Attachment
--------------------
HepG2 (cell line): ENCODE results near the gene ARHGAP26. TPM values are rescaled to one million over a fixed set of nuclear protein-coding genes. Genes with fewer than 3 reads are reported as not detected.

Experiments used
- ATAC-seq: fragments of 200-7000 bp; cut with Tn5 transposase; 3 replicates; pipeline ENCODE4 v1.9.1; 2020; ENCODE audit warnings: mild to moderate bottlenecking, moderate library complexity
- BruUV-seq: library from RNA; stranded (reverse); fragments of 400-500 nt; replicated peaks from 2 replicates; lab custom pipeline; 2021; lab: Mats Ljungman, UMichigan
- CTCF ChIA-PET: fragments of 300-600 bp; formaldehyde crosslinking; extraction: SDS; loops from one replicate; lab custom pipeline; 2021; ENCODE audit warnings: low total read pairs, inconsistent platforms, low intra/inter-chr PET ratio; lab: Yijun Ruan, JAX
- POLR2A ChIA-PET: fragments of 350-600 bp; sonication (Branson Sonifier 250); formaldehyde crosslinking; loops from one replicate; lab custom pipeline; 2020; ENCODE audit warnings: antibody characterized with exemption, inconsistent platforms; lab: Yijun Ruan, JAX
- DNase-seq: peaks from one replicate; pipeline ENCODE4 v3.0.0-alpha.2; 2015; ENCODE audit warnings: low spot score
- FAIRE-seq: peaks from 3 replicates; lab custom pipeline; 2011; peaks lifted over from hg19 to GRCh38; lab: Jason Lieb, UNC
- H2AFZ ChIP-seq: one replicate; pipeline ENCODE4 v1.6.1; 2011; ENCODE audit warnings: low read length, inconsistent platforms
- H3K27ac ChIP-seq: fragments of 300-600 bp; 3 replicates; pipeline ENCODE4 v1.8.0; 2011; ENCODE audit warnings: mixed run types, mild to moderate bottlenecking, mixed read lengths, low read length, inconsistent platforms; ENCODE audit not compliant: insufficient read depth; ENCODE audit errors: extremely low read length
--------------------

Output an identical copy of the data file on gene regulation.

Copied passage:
HepG2 (cell line): ENCODE results near the gene ARHGAP26. TPM values are rescaled to one million over a fixed set of nuclear protein-coding genes. Genes with fewer than 3 reads are reported as not detected.

Experiments used
- ATAC-seq: fragments of 200-7000 bp; cut with Tn5 transposase; 3 replicates; pipeline ENCODE4 v1.9.1; 2020; ENCODE audit warnings: mild to moderate bottlenecking, moderate library complexity
- BruUV-seq: library from RNA; stranded (reverse); fragments of 400-500 nt; replicated peaks from 2 replicates; lab custom pipeline; 2021; lab: Mats Ljungman, UMichigan
- CTCF ChIA-PET: fragments of 300-600 bp; formaldehyde crosslinking; extraction: SDS; loops from one replicate; lab custom pipeline; 2021; ENCODE audit warnings: low total read pairs, inconsistent platforms, low intra/inter-chr PET ratio; lab: Yijun Ruan, JAX
- POLR2A ChIA-PET: fragments of 350-600 bp; sonication (Branson Sonifier 250); formaldehyde crosslinking; loops from one replicate; lab custom pipeline; 2020; ENCODE audit warnings: antibody characterized with exemption, inconsistent platforms; lab: Yijun Ruan, JAX
- DNase-seq: peaks from one replicate; pipeline ENCODE4 v3.0.0-alpha.2; 2015; ENCODE audit warnings: low spot score
- FAIRE-seq: peaks from 3 replicates; lab custom pipeline; 2011; peaks lifted over from hg19 to GRCh38; lab: Jason Lieb, UNC
- H2AFZ ChIP-seq: one replicate; pipeline ENCODE4 v1.6.1; 2011; ENCODE audit warnings: low read length, inconsistent platforms
- H3K27ac ChIP-seq: fragments of 300-600 bp; 3 replicates; pipeline ENCODE4 v1.8.0; 2011; ENCODE audit warnings: mixed run types, mild to moderate bottlenecking, mixed read lengths, low read length, inconsistent platforms; ENCODE audit not compliant: insufficient read depth; ENCODE audit errors: extremely low read length